The Supreme Court on July 31st, 2018 stated that it cannot direct doctors to perform genital mutilation of minor girls of the Dawoodi Bohra Muslim community and questioned the "scientific justification", if any, behind the procedure.
The matter came up before the bench headed by Chief Justice Dipak Misra, which was hearing a PIL challenging the practice.
The court questioning the process said that there was hardly any rationale behind it as a girl child is forced to undergo it due to non-medical reasons.
"Do you wish us to pass an order under Article 142 (which provides extraordinary powers to the Supreme Court to pass any order in the interest of justice) of the Constitutionasking doctors to perform this procedure in a hospital? How it can be done?
"What is the scientific justification to direct doctors to perform this procedure," the bench, also comprising justices A M Khanwilkar and D Y Chandrachud, asked senior lawyer A M Singhvi, representing a Muslim group which supported the practice.
Moreover, the court said that asking doctors to perform this kind of procedure would also be violative of medical ethics.
The observation came when the senior lawyer said the court may issue directions to ensure proper safety measures in conducting the procedure.
Singhvi claimed that the practice has been an essential religious practice which was protected under Article 25 (freedom of conscience and free profession, practice and propagation of religion) of Constitution.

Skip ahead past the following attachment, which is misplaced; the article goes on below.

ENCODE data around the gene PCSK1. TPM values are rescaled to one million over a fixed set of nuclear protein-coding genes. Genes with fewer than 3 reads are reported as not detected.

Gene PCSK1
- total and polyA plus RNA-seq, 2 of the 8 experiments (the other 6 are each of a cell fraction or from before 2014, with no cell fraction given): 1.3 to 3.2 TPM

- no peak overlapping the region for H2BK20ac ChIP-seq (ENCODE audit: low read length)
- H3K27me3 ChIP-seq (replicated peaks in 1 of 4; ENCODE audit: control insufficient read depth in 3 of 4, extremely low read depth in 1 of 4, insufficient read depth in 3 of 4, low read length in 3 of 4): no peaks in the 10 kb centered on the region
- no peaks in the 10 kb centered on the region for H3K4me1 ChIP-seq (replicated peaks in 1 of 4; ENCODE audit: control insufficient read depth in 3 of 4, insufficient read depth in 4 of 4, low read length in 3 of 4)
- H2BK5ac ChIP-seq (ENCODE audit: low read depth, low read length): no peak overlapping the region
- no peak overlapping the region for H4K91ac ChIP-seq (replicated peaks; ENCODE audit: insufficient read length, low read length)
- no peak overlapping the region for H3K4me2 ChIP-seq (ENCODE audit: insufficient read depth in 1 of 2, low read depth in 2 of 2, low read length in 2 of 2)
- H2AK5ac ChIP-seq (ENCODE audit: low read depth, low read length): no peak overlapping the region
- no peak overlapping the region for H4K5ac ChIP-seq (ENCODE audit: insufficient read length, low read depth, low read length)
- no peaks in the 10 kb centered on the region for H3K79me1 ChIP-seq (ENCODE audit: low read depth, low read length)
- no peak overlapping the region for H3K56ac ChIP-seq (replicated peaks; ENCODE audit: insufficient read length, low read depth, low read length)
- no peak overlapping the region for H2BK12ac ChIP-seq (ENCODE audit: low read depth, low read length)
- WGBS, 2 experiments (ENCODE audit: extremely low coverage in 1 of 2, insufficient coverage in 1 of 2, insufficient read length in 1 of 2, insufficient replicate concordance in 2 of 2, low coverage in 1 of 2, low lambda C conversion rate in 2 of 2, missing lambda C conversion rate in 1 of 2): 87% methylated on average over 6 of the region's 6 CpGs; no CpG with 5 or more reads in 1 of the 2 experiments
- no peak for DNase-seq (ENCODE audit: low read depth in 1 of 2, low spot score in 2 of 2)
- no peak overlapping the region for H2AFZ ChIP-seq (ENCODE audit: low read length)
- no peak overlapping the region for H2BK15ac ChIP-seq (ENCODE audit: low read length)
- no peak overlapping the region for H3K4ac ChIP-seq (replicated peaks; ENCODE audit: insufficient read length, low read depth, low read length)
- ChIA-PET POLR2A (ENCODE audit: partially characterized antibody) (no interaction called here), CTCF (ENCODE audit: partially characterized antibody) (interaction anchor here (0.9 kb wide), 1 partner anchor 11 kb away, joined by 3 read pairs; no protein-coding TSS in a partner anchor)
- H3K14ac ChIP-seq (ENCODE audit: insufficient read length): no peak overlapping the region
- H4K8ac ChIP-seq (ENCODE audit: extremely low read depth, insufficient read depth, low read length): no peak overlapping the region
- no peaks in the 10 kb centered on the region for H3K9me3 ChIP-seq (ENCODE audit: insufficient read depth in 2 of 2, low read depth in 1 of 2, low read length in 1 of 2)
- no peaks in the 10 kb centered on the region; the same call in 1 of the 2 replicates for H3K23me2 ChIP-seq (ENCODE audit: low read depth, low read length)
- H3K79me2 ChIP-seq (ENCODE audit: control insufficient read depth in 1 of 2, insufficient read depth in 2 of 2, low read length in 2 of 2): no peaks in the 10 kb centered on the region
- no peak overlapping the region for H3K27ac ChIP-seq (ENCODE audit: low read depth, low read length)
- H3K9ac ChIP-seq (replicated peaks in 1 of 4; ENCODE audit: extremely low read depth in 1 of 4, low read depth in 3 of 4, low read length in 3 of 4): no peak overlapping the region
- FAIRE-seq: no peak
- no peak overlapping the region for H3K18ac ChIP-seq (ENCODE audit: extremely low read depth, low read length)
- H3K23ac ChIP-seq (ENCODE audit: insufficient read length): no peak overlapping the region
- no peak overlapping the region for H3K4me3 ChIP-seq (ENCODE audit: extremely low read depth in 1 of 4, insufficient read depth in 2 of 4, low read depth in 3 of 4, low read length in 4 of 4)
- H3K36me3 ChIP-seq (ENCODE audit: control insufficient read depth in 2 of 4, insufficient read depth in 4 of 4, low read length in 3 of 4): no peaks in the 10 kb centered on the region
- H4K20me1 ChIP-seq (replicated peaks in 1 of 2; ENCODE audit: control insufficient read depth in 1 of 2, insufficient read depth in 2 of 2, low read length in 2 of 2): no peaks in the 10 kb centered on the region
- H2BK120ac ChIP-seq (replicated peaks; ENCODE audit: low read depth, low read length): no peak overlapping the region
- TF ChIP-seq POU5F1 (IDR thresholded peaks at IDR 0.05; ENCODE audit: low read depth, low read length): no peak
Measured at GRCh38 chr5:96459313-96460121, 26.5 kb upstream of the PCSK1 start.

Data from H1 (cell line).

Standard Operating Procedure
Further, the bench asked the standard operating procedure (SOP) for performing the mutilation on small minor girls.
"What is your standard operating procedure (SOP)? I am thinking about the trauma of a child who would be crying and objecting to it. Somebody has to hold the child down as there is no anesthesia, no hospital...," Justice Chandrachud asked.
The senior lawyer in reply to this said that the same thing happened when a child is vaccinated and moreover, extreme care and caution are taken as the procedure is conducted under the supervision of the mother.
Attorney General K K Venugopal, appearing for the Centre, reiterated the government's stand that it was opposing the practice and said that this has been banned in many countries like the US, the UK, Australia and around 27 African nations.
The practice causes irreparable harm to girl children and has many health repercussions, the top law officer said and referred to Article 25 to highlight the point that a religious practice can be stopped if it was against "public order, morality and health".
The bench has now posted the matter for further hearing on August 9 and 10.